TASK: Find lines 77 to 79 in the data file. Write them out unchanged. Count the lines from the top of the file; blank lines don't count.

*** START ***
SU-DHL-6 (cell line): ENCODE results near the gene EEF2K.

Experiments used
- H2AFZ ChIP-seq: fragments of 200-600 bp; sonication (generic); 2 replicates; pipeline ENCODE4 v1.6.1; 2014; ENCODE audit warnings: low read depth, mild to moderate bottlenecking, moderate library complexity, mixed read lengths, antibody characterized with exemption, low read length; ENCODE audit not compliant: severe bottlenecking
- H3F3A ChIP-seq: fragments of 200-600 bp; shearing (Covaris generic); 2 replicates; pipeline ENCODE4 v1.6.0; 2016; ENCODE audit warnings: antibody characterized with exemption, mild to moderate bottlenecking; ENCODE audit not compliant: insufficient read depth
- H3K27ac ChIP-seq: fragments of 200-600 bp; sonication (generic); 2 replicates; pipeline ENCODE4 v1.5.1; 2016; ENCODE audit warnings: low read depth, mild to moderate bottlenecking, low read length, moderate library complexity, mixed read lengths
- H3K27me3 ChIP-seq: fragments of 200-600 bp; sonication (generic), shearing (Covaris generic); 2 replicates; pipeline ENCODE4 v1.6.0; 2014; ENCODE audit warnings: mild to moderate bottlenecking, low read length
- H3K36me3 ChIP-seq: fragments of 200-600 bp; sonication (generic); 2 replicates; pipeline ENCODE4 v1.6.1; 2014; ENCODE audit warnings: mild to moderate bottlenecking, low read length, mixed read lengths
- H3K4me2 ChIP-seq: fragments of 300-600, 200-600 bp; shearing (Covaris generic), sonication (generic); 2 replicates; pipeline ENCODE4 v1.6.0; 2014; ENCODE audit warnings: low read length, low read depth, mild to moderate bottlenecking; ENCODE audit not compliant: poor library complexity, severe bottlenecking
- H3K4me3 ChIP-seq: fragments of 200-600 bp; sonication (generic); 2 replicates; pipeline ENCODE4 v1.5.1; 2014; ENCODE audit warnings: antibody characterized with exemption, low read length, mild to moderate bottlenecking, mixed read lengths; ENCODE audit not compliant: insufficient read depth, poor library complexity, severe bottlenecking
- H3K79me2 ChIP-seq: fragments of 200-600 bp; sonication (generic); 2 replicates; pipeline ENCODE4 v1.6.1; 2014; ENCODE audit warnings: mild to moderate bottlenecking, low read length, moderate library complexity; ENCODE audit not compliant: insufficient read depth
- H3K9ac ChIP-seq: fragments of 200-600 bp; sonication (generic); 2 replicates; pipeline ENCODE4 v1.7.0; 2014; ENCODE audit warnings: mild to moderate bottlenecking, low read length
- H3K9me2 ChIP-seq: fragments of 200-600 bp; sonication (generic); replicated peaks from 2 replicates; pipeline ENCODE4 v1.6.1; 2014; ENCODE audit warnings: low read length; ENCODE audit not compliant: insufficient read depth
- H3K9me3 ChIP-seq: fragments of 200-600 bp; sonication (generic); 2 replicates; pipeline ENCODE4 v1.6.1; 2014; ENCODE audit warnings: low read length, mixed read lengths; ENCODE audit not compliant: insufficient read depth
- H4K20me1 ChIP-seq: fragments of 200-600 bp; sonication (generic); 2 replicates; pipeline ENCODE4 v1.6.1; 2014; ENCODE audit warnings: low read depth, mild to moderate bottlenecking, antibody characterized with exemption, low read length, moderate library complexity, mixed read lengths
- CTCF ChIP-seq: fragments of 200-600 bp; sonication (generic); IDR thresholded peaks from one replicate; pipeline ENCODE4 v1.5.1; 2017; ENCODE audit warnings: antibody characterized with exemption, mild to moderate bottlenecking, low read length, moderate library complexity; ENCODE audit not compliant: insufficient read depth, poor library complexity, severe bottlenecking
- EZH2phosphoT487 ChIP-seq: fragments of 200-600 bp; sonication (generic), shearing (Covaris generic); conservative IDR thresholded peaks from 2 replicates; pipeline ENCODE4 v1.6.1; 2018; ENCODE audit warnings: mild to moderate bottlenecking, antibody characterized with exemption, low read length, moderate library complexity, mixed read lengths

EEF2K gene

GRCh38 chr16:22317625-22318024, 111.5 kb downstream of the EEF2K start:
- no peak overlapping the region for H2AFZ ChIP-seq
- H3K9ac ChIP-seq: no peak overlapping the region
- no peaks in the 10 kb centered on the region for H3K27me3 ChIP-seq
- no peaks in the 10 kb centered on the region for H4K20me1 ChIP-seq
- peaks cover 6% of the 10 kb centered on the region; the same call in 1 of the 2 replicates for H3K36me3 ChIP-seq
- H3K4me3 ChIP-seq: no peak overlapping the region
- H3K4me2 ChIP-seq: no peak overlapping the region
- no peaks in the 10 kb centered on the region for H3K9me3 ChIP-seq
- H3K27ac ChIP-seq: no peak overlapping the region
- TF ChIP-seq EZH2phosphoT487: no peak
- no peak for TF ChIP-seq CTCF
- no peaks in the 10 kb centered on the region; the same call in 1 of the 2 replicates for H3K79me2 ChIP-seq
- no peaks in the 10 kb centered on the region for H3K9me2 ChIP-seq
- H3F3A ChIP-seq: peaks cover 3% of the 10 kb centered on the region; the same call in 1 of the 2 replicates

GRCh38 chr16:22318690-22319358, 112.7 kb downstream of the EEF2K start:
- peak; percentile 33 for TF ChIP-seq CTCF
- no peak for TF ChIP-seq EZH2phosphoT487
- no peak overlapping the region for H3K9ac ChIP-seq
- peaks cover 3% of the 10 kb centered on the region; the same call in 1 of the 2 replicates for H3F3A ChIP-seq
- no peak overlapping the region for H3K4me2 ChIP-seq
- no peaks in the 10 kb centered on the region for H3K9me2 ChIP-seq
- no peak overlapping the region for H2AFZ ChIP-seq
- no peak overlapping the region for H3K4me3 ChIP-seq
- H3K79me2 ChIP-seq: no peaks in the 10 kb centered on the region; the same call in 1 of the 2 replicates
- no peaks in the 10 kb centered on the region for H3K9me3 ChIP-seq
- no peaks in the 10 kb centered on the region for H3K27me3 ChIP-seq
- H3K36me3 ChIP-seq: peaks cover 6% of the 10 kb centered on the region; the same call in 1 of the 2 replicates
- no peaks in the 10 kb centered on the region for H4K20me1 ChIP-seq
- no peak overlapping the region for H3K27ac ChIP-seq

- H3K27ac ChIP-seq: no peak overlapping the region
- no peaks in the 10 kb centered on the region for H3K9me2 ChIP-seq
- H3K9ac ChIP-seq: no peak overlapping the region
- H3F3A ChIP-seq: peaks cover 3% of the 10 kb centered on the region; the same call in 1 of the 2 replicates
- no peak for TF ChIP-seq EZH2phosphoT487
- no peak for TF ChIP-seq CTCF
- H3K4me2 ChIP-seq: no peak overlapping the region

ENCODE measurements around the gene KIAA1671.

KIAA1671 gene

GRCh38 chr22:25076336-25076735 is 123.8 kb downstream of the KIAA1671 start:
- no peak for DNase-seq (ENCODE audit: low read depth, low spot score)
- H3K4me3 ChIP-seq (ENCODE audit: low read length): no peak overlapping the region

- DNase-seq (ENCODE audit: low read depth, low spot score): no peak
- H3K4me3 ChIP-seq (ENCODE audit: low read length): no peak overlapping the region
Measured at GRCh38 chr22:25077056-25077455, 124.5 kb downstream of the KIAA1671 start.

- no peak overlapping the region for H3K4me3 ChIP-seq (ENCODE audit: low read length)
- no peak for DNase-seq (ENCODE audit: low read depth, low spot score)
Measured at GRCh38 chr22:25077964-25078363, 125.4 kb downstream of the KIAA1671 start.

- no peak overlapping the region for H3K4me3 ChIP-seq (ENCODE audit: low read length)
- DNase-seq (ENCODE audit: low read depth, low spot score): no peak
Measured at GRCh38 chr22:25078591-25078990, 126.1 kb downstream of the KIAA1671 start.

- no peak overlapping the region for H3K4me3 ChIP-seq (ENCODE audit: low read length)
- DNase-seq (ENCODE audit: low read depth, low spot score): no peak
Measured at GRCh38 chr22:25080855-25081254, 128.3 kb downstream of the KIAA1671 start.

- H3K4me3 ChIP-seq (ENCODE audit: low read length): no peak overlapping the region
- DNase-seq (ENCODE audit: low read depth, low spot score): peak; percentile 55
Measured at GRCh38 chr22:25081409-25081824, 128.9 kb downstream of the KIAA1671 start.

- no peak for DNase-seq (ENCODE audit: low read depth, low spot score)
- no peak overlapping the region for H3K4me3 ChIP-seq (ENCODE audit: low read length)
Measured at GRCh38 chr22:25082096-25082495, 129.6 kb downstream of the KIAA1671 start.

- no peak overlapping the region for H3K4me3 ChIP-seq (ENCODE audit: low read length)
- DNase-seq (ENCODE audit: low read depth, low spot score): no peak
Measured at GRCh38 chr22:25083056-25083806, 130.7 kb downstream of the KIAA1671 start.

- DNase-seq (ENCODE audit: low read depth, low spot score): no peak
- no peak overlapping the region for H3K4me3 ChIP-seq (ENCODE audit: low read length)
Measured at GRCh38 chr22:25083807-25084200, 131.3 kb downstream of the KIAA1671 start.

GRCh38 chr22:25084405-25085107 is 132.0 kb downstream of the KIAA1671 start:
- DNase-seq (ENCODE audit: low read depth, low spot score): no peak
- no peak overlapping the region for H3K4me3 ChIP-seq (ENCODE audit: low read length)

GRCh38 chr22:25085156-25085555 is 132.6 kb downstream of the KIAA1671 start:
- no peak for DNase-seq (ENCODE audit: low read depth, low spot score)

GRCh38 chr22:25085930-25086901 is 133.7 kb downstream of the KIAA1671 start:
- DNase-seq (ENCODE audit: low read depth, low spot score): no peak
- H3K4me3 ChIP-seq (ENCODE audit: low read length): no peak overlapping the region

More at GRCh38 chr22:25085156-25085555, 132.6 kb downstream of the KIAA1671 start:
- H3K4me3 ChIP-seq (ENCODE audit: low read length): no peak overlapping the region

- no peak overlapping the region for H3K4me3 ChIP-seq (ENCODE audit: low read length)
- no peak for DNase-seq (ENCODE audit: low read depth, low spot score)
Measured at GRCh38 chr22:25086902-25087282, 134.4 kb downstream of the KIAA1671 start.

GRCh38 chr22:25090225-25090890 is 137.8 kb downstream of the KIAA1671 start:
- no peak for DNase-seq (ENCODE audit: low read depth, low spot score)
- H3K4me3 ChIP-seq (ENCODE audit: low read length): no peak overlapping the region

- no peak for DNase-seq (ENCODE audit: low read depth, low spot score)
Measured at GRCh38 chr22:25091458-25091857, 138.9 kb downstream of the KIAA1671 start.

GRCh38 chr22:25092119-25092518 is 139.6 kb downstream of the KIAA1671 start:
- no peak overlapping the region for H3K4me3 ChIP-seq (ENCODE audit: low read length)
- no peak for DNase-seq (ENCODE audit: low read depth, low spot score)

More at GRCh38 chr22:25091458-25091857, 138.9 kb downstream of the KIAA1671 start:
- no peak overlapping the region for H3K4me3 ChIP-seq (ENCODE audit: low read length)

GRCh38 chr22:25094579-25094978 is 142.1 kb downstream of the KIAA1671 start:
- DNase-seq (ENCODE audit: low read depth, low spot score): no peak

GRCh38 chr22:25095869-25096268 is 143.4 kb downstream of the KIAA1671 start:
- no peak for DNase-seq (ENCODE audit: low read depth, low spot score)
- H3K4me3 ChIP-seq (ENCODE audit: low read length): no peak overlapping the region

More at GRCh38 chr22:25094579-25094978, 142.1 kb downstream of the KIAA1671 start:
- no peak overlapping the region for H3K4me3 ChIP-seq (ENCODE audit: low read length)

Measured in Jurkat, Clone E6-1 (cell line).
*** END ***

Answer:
Measured at GRCh38 chr22:25082096-25082495, 129.6 kb downstream of the KIAA1671 start.

- no peak overlapping the region for H3K4me3 ChIP-seq (ENCODE audit: low read length)
- DNase-seq (ENCODE audit: low read depth, low spot score): no peak